|It's not good. No. Really. It's not.|
So I just got through the second season of Star Trek: Discovery. Sigh. Well, how to begin? I'm not thrilled about it, but I'm something of a Babylon 5 snob, if that provides any sort of context.
And no, "context is NOT king".
The writing gets on my nerves with its inconsistencies, recycled logic, poor structure and rehashed concepts. It's best ideas were introduced in the first season and left twitching on the floor like the bloody leg caught caught in the door.
Apparently it was necessary to drag Star Trek weeping and wailing into Game of Thrones territory as evidence of relevance. It worked in the sense that the show is getting a third season. I don't think that's a function of good writing, not that ST:D ... STD ... will someone please stop it?
No, because the production quality knocks every other prior series out of the ballpark. Oh, don't get me started. That science is this series' religion is a message too stark to ignore. Society has apparently advanced beyond it - not even the aliens need it anymore. Not that Deep Space 9 had a very ... er, balanced approach to religion. It was narratively as much a mess as the station was mechanically during its first season. You know, when it was interesting to watch?
Look, I don't have a problem with the actors, the direction, but the meandering morality really grates on my nerves. What's okay and what's not? Who cares so long as everyone smiles at the end! That's a pretty thin line to tread, and the comic book writing doesn't exactly make it effective.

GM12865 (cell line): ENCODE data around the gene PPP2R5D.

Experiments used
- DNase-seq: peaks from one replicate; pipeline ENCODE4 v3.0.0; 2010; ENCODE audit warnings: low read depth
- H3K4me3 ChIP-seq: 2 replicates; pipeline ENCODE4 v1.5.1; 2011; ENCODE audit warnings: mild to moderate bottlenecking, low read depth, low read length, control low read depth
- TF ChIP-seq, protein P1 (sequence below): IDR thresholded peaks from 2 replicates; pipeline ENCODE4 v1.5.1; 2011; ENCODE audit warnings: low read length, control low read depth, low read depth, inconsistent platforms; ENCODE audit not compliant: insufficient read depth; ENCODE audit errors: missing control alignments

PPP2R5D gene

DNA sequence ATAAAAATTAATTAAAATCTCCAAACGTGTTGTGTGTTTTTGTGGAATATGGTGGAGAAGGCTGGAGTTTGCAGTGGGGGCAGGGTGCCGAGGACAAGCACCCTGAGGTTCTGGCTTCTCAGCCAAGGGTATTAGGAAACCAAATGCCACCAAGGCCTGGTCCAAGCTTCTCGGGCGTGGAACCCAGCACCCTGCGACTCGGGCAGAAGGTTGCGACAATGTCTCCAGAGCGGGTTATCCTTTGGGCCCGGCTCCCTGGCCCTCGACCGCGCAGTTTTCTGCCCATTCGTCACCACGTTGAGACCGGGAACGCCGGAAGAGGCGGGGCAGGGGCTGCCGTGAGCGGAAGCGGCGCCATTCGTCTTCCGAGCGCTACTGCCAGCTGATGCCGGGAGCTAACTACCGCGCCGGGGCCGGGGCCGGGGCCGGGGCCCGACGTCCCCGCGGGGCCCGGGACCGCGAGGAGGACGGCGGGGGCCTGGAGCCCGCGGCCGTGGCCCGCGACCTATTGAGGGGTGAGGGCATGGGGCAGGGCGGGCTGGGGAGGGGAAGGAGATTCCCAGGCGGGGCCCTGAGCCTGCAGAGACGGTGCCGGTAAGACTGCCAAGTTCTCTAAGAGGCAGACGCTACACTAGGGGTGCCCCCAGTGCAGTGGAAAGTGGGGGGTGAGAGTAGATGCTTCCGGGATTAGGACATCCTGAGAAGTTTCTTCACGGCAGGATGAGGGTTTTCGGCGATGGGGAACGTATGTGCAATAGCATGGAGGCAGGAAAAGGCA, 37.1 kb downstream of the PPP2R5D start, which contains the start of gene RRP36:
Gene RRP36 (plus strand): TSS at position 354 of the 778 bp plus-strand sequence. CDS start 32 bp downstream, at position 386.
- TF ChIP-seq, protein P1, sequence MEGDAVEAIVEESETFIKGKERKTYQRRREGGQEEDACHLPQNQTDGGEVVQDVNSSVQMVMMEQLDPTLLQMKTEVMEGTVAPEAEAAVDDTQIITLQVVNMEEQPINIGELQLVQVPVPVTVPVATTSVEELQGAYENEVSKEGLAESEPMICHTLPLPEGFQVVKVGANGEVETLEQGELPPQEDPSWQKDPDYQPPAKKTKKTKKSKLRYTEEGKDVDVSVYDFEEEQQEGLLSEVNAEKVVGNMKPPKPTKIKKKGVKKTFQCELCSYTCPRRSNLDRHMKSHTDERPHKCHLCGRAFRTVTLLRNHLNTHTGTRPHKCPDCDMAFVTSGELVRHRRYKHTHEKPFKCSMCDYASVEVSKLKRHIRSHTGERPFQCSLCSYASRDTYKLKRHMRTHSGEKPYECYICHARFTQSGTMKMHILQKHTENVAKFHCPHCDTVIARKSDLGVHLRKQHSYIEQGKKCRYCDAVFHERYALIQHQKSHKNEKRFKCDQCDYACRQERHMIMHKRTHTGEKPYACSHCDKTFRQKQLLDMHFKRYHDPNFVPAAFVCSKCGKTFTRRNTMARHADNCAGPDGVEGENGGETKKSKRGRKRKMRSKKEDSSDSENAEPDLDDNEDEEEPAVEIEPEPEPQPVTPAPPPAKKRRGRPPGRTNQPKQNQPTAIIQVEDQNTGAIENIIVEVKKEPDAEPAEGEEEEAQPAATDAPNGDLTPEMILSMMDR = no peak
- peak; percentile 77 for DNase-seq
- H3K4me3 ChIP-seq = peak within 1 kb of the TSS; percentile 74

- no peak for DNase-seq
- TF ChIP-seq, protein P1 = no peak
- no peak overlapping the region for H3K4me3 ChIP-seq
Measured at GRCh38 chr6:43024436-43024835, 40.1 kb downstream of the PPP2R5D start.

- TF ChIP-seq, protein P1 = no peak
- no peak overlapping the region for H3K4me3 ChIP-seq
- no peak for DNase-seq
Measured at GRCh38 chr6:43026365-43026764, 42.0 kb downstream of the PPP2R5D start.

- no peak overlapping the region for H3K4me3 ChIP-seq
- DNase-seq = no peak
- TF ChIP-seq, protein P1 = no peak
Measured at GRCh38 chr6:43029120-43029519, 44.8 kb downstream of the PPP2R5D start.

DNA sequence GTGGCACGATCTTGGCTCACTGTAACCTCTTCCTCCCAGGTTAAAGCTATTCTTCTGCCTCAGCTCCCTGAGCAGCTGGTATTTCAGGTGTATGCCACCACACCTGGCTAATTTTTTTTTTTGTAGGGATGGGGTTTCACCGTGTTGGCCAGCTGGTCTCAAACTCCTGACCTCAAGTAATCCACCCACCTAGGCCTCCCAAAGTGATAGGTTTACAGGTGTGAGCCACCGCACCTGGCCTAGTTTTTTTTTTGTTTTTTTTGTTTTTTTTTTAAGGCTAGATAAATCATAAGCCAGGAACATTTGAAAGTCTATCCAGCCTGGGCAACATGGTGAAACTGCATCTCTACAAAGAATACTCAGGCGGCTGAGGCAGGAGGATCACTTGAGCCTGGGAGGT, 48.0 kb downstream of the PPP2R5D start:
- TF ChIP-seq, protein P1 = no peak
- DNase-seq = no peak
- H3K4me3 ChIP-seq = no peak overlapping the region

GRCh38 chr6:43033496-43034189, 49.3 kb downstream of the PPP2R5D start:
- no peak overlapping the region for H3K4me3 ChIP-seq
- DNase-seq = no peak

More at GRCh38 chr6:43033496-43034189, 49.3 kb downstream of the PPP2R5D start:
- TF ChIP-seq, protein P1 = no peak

I lost count of the times I was either a) bored, b) rolling my eyes, c) calling the next plot twist. It's not a plot twist when the story tells you one thing and something else happens because the writers have set you up.
What I'm saying is it's not magic if you can see the trick. Switching directors and writers all the time results in stories that appear consistent if you skim the surface, but don't actually hold water if you start picking it apart. I may do that, yet.
I'm a grizzled old fart when it comes to Speculative Fiction, and have a low threshold for the limited amount of creativity on display in this series. So, why all the fuss, then? I could just watch another series. I won't, and you don't have to read my griping - yes, I fully admit that's what I'm doing here - but sometimes family demands keeping pace in certain things.
Star Trek: Discovery gets it all wrong because it is in a word, tryharding. What a waste of money.
Wait. Wait wait wait. I'm not ending this on a sour note, not a chance. If you're going to watch it - as many have - do so for Pike, Suru and at a stretch, Ash. Once you're in you'll be caught up in the fascination of what comes next, but the whole thing was so flat with me I was amazed, frankly, that all the raw emotion just didn't do anything.
Well, almost nothing. The new Spock has his moments, and it's not hard to see why people love that. He's excellent, and deserves better writing. You heard me. More consistent, resonant and honest writing, because this wasn't it.
There's less technobabble this time around, but there's also a lot less emotional resonance, which is unfortunate for a very talented cast that is trying so very hard to express what the writers and directors want you to see and feel.
And that's all I've got to say.
|Most recent blog posts from Simon Woodington...|
|CptRetroBlue - May 15, 2019 (04:19 PM)
I heard not so good reviews and talk about this series as well. Hard to believe CBS would show it on a streaming service to have viewers pay for a disappointing entry on the franchise.
|hastypixels - May 18, 2019 (10:24 PM)
Netflix does it all the time. Everyone has a different opinion about what's disappointing, for different reasons, naturally.